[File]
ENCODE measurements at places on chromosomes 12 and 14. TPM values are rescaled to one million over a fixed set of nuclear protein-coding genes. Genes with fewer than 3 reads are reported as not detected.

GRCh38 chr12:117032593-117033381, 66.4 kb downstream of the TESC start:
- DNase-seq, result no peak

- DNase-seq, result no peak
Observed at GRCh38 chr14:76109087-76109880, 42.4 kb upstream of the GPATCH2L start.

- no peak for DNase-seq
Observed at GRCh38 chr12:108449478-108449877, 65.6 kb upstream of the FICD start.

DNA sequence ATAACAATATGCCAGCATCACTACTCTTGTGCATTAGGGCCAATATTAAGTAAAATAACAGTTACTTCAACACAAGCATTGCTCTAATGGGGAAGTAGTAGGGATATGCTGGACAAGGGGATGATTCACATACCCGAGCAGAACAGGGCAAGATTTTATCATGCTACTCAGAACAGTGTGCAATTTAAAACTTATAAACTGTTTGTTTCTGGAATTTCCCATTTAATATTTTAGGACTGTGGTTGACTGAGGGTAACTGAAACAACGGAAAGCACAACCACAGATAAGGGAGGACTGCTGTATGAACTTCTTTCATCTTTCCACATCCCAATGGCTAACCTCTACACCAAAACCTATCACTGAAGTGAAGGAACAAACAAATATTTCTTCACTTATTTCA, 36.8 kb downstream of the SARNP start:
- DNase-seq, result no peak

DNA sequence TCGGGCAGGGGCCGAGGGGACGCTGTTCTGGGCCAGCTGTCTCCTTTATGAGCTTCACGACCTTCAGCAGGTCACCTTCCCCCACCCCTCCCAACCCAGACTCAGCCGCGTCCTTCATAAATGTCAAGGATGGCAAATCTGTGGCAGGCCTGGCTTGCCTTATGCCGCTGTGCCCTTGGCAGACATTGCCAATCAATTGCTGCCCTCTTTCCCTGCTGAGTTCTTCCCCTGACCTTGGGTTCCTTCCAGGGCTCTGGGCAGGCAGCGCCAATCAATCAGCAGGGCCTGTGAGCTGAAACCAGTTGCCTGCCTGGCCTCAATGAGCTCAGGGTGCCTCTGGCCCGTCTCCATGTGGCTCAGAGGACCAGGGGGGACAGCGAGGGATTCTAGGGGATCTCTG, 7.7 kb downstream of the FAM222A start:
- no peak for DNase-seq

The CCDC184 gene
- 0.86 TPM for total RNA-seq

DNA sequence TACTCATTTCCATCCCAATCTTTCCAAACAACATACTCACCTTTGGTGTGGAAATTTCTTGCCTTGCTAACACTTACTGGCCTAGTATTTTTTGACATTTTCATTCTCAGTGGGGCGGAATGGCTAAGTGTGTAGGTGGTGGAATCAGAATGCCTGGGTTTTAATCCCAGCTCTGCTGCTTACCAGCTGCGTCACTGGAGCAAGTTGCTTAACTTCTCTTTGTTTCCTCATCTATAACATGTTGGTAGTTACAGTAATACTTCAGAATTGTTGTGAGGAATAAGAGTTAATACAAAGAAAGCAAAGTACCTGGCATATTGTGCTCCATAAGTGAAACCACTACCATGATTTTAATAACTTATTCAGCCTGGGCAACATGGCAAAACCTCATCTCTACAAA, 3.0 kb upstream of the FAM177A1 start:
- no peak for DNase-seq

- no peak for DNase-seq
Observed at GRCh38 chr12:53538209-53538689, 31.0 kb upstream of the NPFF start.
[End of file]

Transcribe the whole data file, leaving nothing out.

ENCODE measurements at places on chromosomes 12 and 14. TPM values are rescaled to one million over a fixed set of nuclear protein-coding genes. Genes with fewer than 3 reads are reported as not detected.

GRCh38 chr12:117032593-117033381, 66.4 kb downstream of the TESC start:
- DNase-seq, result no peak

- DNase-seq, result no peak
Observed at GRCh38 chr14:76109087-76109880, 42.4 kb upstream of the GPATCH2L start.

- no peak for DNase-seq
Observed at GRCh38 chr12:108449478-108449877, 65.6 kb upstream of the FICD start.

DNA sequence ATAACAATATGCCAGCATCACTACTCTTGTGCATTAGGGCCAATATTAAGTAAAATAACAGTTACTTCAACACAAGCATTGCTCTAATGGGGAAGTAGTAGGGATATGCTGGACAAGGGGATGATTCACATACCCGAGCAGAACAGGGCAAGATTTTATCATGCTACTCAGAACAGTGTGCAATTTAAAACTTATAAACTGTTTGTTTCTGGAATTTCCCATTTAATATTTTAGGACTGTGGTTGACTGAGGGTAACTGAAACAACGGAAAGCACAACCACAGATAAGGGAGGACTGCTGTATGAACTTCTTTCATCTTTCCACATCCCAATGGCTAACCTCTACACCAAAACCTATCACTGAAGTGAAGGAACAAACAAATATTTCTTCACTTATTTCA, 36.8 kb downstream of the SARNP start:
- DNase-seq, result no peak

DNA sequence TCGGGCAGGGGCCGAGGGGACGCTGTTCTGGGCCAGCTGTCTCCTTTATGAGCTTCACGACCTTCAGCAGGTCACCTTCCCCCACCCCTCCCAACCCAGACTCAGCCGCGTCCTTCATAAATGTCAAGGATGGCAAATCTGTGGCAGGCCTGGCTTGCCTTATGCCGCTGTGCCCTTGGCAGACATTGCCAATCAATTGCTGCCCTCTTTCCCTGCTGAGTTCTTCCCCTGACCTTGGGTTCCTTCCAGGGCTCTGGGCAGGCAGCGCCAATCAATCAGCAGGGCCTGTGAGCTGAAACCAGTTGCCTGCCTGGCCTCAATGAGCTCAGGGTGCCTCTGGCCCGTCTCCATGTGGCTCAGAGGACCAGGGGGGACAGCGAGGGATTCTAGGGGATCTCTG, 7.7 kb downstream of the FAM222A start:
- no peak for DNase-seq

The CCDC184 gene
- 0.86 TPM for total RNA-seq

DNA sequence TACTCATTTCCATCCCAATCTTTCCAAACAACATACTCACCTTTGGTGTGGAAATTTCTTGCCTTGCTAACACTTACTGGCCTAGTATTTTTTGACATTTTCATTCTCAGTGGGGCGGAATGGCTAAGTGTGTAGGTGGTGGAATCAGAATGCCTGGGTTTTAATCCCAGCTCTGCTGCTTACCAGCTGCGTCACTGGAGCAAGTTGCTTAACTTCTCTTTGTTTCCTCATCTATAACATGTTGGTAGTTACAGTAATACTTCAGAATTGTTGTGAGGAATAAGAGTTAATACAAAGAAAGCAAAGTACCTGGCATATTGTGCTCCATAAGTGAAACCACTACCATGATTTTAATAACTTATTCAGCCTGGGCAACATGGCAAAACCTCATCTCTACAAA, 3.0 kb upstream of the FAM177A1 start:
- no peak for DNase-seq

- no peak for DNase-seq
Observed at GRCh38 chr12:53538209-53538689, 31.0 kb upstream of the NPFF start.